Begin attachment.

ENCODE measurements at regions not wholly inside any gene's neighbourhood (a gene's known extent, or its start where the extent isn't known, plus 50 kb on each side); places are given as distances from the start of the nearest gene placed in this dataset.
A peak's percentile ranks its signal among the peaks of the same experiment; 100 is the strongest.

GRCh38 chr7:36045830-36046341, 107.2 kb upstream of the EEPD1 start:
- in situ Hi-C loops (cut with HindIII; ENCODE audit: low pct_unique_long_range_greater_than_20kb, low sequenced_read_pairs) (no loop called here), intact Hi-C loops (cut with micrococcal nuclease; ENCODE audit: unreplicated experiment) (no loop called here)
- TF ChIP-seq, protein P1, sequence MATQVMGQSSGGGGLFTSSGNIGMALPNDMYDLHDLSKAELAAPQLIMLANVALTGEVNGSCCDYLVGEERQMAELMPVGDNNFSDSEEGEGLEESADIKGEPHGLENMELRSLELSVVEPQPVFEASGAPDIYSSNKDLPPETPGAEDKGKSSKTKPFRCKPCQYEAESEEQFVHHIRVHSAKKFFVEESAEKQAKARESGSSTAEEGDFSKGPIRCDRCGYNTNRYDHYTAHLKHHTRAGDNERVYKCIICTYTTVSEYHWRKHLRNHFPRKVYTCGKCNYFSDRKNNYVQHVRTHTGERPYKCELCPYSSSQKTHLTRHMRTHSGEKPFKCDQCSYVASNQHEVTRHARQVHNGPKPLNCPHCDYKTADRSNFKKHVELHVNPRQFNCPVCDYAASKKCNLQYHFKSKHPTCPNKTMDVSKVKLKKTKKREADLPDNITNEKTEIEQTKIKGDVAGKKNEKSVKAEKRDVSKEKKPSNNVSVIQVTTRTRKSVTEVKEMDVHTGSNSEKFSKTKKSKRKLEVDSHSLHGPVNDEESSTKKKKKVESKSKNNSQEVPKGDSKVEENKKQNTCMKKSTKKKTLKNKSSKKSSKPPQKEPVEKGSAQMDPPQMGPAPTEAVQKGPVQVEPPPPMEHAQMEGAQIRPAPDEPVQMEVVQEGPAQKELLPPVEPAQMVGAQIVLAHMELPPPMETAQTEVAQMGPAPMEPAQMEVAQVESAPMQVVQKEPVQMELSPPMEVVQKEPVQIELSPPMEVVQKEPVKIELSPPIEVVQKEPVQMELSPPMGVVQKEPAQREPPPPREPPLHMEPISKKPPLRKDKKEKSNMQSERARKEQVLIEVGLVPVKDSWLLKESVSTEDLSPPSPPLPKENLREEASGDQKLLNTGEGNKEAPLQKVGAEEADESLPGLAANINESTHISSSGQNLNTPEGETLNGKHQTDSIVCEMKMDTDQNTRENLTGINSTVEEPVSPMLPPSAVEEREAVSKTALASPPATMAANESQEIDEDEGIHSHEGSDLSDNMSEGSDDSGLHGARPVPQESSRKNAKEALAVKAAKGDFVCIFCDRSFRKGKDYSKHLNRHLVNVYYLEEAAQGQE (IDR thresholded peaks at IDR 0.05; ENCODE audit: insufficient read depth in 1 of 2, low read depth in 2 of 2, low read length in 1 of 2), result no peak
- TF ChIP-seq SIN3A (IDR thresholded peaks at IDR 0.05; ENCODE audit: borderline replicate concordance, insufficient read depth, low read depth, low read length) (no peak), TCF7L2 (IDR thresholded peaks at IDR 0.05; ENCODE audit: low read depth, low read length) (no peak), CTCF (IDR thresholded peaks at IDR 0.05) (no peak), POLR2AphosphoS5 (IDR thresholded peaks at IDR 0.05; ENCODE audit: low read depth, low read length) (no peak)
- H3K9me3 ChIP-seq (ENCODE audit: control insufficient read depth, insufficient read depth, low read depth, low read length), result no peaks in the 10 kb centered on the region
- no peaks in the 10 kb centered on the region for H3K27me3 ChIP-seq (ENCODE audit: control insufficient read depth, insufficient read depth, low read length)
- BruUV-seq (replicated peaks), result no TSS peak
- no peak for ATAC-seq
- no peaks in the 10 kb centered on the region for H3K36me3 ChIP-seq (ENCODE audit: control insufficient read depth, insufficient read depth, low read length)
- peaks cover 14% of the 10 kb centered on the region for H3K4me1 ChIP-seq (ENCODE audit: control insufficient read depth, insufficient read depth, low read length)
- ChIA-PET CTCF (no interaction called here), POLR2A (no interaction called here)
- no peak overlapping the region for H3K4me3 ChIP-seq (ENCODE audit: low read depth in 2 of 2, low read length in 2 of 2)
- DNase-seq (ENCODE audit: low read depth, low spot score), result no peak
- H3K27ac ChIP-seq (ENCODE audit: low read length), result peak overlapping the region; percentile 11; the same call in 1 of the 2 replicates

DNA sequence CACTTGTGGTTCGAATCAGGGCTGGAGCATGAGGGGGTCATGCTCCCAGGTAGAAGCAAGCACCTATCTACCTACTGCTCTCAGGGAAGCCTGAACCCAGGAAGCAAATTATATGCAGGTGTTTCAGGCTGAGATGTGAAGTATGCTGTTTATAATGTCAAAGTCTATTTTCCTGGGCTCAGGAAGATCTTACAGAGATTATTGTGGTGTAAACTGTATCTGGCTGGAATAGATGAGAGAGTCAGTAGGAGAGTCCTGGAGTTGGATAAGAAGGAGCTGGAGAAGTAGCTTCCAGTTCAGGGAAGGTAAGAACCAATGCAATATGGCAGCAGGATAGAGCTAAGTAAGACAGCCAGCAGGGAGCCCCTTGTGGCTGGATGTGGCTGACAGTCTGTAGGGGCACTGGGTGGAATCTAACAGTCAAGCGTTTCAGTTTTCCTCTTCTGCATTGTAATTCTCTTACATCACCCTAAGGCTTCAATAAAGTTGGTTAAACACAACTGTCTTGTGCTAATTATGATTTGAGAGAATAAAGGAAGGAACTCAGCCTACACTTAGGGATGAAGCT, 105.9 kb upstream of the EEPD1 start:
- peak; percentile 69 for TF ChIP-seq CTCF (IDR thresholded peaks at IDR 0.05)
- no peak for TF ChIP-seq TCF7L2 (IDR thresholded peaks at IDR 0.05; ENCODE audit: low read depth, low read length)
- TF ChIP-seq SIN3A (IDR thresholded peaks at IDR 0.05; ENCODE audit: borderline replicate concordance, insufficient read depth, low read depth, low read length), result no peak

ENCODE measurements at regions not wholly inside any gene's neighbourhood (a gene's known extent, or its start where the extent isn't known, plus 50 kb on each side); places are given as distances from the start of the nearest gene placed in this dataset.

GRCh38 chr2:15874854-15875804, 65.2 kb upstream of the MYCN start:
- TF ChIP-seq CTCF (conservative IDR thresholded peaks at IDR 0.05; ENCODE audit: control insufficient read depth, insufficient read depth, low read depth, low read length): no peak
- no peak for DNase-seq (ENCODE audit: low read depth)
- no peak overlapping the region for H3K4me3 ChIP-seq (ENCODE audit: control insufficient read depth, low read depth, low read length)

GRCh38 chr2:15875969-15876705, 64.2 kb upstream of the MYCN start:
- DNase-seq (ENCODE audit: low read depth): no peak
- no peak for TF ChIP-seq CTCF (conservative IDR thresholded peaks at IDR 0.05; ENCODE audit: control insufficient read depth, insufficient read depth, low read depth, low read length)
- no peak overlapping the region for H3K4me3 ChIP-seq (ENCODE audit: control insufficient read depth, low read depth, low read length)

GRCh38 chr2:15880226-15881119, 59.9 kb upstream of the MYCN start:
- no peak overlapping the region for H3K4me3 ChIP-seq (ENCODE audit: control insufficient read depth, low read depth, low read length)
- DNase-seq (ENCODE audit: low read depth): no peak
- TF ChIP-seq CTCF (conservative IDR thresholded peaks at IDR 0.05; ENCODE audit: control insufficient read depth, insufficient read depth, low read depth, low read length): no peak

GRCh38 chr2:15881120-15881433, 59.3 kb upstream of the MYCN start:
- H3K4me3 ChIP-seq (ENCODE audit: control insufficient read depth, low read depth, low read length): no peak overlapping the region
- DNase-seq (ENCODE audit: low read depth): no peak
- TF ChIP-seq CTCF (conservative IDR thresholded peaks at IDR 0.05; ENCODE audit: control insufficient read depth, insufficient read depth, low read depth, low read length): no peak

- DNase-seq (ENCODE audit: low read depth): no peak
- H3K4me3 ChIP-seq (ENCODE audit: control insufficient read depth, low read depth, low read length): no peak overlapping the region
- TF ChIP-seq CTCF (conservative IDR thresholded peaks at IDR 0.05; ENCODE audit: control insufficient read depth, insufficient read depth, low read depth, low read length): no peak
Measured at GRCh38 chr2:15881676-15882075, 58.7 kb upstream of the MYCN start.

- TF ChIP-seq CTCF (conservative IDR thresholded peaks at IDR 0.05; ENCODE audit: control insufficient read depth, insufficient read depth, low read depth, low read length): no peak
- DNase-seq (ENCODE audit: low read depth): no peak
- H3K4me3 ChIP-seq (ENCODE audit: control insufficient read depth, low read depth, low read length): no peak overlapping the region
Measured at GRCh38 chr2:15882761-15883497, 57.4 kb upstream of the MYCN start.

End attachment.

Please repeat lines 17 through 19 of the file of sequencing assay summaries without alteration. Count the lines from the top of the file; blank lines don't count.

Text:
DNA sequence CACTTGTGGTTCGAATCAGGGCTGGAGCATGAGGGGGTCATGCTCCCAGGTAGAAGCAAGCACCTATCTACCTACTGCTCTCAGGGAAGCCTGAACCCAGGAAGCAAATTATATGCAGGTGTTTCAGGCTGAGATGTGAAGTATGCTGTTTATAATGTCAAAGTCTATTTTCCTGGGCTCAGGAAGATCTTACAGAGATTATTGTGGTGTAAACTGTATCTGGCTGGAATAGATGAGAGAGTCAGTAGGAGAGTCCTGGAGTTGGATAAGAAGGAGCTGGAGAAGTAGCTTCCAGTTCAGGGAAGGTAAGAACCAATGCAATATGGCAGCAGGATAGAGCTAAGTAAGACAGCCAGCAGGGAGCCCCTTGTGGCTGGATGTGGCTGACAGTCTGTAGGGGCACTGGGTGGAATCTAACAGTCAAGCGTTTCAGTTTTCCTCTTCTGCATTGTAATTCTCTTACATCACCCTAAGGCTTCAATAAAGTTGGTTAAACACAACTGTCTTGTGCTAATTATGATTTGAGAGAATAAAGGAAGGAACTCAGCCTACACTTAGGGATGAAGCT, 105.9 kb upstream of the EEPD1 start:
- peak; percentile 69 for TF ChIP-seq CTCF (IDR thresholded peaks at IDR 0.05)
- no peak for TF ChIP-seq TCF7L2 (IDR thresholded peaks at IDR 0.05; ENCODE audit: low read depth, low read length)